Senator Brenner, Representative Tucker and distinguished member of the Environment and Natural Resources Committee:
My name is Nick Bennett. I am the staff scientist for the Natural Resources Council of Maine (NRCM). NRCM is Maine’s largest environmental advocacy group with more than 25,000 members and supporters. I am testifying in opposition to LD 390.
NRCM opposes LD 390 for the following reasons:
- Section 2 of the bill would change the definition of wetlands from one based on field verification to one based on their presence on the National Wetlands Inventory (NWI) maps. NWI maps are notoriously inaccurate. They often leave out wetlands entirely or have them in the wrong places. That is why, for regulatory purposes, governments require field verification of wetlands.
- Section 3 of the bill would define forested wetlands based on their presence on NWI maps. Again, NWI maps are useful as a screening tool, but they are not very accurate. A statutory definition for any kind of wetlands based on NWI map presence is a mistake.
- Section 8 of the bill includes a requirement for rulemaking on new definitions of various terms based on GIS systems. However, the GIS layers available now lack the detail to do shoreland zoning accurately regardless of these proposed changes.
- Section 8 would also eliminate certain lots from the Resource Protection zone. Because wetlands and water bodies in the Resource Protection zone are the highest quality wetlands, this change could have serious and harmful ecological impacts.
NRCM recognizes that shoreland zone mapping is a complex process, just as shoreland zoning enforcement is. We support the state applying more resources to help municipalities with all aspects of shoreland zoning, including mapping and enforcement. However, Maine’s shoreland zoning law is an unmitigated success story. In 2013, the Vermont Department of Environmental Conservation and the Maine Department of Environmental Protection published a study concluding that Maine’s shoreland zoning law was far more successful at protecting lake water quality than the corresponding law in Vermont.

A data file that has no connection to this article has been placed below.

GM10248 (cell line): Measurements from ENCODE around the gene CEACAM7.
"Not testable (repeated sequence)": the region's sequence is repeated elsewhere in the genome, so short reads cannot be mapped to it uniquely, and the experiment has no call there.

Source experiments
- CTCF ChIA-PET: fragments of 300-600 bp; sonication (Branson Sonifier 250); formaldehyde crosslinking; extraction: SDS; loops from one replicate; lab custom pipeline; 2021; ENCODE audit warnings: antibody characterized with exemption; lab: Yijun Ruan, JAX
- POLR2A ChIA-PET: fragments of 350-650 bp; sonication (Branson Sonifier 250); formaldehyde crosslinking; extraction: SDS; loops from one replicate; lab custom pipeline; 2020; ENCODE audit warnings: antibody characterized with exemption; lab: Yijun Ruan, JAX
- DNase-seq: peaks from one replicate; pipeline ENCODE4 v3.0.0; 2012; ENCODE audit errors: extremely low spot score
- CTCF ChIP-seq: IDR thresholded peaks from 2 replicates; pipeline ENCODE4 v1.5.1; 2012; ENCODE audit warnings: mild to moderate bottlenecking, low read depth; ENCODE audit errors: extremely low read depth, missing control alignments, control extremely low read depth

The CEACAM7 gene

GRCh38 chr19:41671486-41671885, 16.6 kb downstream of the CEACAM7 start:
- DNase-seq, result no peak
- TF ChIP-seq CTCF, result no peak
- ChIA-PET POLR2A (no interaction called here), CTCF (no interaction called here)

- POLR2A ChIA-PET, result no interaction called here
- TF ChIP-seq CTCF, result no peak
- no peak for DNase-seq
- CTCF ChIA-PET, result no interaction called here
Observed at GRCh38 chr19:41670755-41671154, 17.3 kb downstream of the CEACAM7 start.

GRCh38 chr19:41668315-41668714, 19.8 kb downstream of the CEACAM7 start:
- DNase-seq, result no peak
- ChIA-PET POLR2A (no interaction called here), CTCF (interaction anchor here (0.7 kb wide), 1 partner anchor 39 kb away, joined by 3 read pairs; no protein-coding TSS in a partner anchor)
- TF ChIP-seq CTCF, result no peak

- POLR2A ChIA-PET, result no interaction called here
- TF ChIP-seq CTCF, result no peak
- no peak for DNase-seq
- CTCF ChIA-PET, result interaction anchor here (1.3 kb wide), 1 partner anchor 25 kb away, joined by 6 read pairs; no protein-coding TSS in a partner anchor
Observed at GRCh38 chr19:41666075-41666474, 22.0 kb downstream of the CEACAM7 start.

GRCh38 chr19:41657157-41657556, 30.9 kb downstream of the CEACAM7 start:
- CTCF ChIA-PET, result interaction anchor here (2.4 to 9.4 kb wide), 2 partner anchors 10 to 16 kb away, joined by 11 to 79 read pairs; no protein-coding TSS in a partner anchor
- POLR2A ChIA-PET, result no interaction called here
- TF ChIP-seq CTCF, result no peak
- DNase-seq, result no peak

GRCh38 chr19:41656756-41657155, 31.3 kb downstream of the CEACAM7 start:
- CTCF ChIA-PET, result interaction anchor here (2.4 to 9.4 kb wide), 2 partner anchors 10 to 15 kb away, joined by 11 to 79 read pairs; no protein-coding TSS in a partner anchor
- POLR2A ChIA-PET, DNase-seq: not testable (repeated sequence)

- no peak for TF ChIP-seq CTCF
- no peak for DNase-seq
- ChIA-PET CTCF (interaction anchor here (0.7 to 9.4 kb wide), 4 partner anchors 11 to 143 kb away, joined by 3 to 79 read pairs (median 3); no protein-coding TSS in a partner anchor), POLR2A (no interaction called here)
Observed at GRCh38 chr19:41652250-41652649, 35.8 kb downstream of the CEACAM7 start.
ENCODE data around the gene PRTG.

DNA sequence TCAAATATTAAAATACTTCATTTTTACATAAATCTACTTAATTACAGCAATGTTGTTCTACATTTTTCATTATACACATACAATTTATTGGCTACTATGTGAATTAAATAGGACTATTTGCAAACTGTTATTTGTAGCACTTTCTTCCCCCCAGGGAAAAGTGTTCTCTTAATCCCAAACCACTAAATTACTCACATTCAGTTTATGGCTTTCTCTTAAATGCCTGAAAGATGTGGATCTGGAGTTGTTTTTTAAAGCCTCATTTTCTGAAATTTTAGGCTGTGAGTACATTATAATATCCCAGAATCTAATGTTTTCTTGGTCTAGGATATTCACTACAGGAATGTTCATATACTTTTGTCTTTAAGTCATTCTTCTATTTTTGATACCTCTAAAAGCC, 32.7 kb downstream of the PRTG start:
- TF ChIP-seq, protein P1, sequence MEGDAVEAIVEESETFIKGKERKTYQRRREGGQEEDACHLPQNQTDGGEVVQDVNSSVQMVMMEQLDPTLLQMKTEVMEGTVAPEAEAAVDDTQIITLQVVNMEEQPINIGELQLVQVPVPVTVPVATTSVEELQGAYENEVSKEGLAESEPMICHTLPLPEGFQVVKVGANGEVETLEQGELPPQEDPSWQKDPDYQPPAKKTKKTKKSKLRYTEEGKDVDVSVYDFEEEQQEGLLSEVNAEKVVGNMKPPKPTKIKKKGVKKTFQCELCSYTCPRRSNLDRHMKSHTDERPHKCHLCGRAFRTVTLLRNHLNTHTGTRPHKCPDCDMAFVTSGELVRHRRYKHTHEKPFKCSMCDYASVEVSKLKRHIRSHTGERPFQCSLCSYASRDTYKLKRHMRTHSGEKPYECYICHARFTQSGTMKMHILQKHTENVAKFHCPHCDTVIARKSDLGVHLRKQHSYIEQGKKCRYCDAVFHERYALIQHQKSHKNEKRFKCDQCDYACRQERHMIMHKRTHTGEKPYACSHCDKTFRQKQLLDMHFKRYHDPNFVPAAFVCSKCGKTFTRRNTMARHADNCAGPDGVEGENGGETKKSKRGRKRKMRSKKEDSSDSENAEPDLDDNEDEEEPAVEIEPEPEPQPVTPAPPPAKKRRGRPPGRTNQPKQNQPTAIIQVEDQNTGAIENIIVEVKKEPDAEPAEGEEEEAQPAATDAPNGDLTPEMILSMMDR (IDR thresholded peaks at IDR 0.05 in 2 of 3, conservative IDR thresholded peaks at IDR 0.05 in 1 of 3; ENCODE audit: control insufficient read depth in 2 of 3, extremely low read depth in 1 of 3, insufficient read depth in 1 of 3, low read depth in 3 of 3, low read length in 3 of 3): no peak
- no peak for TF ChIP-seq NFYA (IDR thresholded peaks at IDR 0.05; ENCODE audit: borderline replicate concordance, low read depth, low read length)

According to the Department of Environmental Protection, lakes generate about $3.5 billion per year for Maine’s economy and provide approximately 52,000 jobs. Streams are an important resource too. They provide much of the habitat for brook trout in Maine. According to the U.S. Fish and Wildlife Service, total fishing expenditures in Maine were $371 million in 2011, the latest year for which data are available. A big chunk of that is related to fishing for brook trout.
For these reasons, the Legislature should be very careful about making such significant changes to the shoreland zoning law. NRCM urges the Committee to vote “ought-not-to-pass” on LD 390.
Thank you for the opportunity to testify, and I would be happy to take any questions. Please also feel free to contact me at firstname.lastname@example.org
 See http://digitalmedia.fws.gov/cdm/ref/collection/document/id/858, P. 18.